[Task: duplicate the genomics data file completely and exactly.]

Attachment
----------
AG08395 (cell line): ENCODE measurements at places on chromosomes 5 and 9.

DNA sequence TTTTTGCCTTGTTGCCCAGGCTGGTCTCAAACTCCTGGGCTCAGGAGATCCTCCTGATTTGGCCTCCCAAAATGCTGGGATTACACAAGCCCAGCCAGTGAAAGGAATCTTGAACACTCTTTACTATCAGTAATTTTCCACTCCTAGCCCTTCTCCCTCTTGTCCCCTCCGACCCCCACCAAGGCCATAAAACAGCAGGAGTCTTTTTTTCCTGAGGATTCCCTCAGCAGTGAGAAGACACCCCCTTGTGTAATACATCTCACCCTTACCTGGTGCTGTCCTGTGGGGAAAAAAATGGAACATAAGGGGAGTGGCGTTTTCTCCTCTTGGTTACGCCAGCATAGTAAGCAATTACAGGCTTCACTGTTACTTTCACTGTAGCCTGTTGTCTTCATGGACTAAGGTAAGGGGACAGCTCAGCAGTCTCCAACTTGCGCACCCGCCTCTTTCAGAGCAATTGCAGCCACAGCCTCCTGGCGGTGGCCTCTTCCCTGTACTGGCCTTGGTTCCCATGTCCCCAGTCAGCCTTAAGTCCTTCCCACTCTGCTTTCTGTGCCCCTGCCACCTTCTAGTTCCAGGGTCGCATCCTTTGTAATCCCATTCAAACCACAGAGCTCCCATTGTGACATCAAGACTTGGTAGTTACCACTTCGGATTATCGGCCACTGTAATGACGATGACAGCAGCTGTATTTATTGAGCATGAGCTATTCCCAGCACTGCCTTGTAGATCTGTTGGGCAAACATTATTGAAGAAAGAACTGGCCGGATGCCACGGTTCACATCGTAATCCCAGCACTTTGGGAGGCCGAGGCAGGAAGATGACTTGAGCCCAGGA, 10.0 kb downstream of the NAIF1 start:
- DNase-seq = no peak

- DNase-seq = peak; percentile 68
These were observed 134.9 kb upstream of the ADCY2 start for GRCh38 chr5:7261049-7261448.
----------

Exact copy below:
AG08395 (cell line): ENCODE measurements at places on chromosomes 5 and 9.

DNA sequence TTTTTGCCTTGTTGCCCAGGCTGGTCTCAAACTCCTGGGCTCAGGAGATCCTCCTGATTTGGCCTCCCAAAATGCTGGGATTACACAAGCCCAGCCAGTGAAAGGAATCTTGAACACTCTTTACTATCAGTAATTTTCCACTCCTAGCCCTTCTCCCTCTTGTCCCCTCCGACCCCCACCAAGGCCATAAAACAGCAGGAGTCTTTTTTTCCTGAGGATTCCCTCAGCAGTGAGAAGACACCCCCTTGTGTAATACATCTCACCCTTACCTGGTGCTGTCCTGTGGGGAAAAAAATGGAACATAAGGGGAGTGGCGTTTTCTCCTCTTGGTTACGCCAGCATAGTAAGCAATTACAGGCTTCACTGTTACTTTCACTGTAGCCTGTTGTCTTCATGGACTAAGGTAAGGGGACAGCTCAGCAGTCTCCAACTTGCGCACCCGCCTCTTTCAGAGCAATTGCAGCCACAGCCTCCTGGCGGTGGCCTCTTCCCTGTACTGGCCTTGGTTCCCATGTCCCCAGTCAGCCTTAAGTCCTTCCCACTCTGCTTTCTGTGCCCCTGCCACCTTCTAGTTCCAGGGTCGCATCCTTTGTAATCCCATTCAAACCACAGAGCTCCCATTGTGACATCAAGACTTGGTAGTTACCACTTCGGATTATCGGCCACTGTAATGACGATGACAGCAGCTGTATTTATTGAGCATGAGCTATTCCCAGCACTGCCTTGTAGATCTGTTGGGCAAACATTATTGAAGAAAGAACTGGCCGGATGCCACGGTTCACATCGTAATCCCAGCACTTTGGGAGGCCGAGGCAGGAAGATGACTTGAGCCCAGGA, 10.0 kb downstream of the NAIF1 start:
- DNase-seq = no peak

- DNase-seq = peak; percentile 68
These were observed 134.9 kb upstream of the ADCY2 start for GRCh38 chr5:7261049-7261448.